Friday, 12 January 2007
In commenting on the Supreme Court's granting of some stays while allowing other executions to go forward, Douglas A. Berman, an expert in criminal sentencing law at Ohio State University's Moritz College of Law, said: "I am sure the court is trying to apply some sort of sensible standard. But they need to do a heck of a lot better job explaining why." (Washington Post, Feb. 10, 2006).
In dissenting from a 6th Circuit refusal to grant a stay based on a lethal injection challenge to Tennessee inmate Sedley Alley, Judge Boyce Martin, Jr., wrote: "[T]he dysfunctional patchwork of stays and executions going on in this country further undermines the various states’ effectiveness and ability to properly carry out death sentences. We are currently operating under a system wherein condemned inmates are bringing nearly identical challenges to the lethal injection procedure. In some instances stays are granted, while in others they are not and the defendants are executed, with no principled distinction to justify such a result." (Alley v. Little, No. 06-5650 (6th Cir. May 16, 2006) (Martin, J., dissenting from denial of a rehearing en banc)).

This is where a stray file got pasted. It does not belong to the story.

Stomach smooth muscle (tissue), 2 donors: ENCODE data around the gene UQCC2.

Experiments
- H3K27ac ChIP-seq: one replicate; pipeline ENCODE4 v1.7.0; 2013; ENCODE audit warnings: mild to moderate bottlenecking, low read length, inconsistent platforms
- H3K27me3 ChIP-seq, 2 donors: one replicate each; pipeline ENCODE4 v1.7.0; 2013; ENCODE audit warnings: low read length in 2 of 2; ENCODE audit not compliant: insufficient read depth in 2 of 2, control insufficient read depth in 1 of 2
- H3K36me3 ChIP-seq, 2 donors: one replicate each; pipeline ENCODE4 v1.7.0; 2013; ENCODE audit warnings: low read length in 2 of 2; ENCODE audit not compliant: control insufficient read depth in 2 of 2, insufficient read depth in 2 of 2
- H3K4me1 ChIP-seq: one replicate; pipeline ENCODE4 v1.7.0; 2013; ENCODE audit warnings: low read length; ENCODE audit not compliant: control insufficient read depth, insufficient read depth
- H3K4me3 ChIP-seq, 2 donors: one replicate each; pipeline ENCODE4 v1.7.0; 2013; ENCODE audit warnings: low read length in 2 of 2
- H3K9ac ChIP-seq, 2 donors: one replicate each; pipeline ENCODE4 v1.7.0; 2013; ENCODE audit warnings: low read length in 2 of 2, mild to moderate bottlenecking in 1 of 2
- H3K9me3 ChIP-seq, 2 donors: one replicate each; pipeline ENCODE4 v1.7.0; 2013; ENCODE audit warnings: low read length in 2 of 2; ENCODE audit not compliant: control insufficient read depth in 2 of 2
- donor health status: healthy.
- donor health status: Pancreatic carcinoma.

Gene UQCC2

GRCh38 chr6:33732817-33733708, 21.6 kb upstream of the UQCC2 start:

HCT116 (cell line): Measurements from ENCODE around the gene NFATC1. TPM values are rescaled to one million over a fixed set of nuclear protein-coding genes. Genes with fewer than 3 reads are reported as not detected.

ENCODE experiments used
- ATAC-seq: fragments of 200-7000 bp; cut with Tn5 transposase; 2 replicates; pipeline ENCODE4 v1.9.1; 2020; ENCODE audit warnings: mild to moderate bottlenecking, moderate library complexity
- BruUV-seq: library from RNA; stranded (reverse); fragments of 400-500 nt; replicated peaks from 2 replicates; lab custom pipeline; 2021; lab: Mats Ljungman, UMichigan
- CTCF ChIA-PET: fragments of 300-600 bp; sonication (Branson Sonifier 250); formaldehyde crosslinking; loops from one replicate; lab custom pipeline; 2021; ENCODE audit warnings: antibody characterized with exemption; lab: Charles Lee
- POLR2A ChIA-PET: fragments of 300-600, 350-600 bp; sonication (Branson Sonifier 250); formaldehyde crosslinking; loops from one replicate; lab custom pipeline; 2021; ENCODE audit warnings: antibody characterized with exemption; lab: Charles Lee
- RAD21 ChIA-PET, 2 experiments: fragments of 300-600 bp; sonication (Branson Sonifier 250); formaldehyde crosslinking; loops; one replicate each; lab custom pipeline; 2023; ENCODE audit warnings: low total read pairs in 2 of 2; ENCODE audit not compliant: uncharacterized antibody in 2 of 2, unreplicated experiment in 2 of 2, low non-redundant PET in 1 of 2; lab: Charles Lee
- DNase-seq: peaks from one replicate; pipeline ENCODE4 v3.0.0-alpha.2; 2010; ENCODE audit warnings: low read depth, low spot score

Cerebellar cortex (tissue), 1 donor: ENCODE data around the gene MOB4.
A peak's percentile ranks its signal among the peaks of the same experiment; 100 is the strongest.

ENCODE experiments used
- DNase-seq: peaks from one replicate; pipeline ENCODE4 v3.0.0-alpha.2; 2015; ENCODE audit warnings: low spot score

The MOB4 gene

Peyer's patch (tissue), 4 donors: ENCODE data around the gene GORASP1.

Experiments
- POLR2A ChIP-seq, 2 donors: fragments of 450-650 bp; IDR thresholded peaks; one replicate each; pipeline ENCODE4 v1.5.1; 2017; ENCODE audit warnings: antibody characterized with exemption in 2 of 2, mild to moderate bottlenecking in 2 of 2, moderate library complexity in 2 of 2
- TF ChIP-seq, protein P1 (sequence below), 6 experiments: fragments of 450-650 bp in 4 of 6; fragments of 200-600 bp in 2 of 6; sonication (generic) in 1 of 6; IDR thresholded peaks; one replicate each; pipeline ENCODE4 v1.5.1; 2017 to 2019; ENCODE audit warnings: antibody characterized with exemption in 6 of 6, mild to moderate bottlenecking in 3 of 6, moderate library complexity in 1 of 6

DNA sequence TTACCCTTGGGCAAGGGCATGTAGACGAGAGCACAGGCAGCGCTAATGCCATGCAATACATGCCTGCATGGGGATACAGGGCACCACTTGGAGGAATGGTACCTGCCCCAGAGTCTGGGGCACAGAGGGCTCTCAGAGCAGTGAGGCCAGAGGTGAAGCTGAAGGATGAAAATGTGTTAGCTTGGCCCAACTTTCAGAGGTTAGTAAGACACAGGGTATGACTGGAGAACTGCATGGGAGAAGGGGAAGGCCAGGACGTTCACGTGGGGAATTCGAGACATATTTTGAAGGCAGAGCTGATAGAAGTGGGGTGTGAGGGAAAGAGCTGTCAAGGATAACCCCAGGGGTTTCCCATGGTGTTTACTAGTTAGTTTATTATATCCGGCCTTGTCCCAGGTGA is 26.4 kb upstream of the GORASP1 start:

See also U.S. District Court Judge Gregory Frost's opinion in Cooey v. Taft (denying a stay for John Spirko in Ohio):
"[T]his Court is now confronted with two different unreported decisions by two different appellate panels, both concerned with the same issues of law and both reaching wholly opposite, unexplained results.
. . .
This Court’s inability to discern the appellate rationale for denying or granting a stay does not promote confidence in the system, does not promote consistency in court decisions, and does not promote the fundamental value of fairness that underlies any conception of justice."